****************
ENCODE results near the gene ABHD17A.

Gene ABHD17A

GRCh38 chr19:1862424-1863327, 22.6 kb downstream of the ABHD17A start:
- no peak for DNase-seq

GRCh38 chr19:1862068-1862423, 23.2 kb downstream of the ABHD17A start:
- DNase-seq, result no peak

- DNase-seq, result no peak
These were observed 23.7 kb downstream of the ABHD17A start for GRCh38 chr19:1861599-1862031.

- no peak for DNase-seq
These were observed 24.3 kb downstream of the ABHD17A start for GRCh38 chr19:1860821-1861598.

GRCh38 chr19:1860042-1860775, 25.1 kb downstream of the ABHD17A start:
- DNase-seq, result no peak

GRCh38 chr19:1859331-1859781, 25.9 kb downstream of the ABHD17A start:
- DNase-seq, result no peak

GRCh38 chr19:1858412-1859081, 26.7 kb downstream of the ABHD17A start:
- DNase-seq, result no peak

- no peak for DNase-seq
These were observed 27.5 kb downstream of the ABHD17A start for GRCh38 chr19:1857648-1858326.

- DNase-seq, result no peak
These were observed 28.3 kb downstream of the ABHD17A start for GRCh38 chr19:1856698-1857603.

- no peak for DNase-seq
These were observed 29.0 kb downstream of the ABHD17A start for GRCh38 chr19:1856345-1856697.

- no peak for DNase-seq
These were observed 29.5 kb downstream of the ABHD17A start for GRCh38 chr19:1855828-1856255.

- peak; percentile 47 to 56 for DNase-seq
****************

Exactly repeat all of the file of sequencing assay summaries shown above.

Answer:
ENCODE results near the gene ABHD17A.

Gene ABHD17A

GRCh38 chr19:1862424-1863327, 22.6 kb downstream of the ABHD17A start:
- no peak for DNase-seq

GRCh38 chr19:1862068-1862423, 23.2 kb downstream of the ABHD17A start:
- DNase-seq, result no peak

- DNase-seq, result no peak
These were observed 23.7 kb downstream of the ABHD17A start for GRCh38 chr19:1861599-1862031.

- no peak for DNase-seq
These were observed 24.3 kb downstream of the ABHD17A start for GRCh38 chr19:1860821-1861598.

GRCh38 chr19:1860042-1860775, 25.1 kb downstream of the ABHD17A start:
- DNase-seq, result no peak

GRCh38 chr19:1859331-1859781, 25.9 kb downstream of the ABHD17A start:
- DNase-seq, result no peak

GRCh38 chr19:1858412-1859081, 26.7 kb downstream of the ABHD17A start:
- DNase-seq, result no peak

- no peak for DNase-seq
These were observed 27.5 kb downstream of the ABHD17A start for GRCh38 chr19:1857648-1858326.

- DNase-seq, result no peak
These were observed 28.3 kb downstream of the ABHD17A start for GRCh38 chr19:1856698-1857603.

- no peak for DNase-seq
These were observed 29.0 kb downstream of the ABHD17A start for GRCh38 chr19:1856345-1856697.

- no peak for DNase-seq
These were observed 29.5 kb downstream of the ABHD17A start for GRCh38 chr19:1855828-1856255.

- peak; percentile 47 to 56 for DNase-seq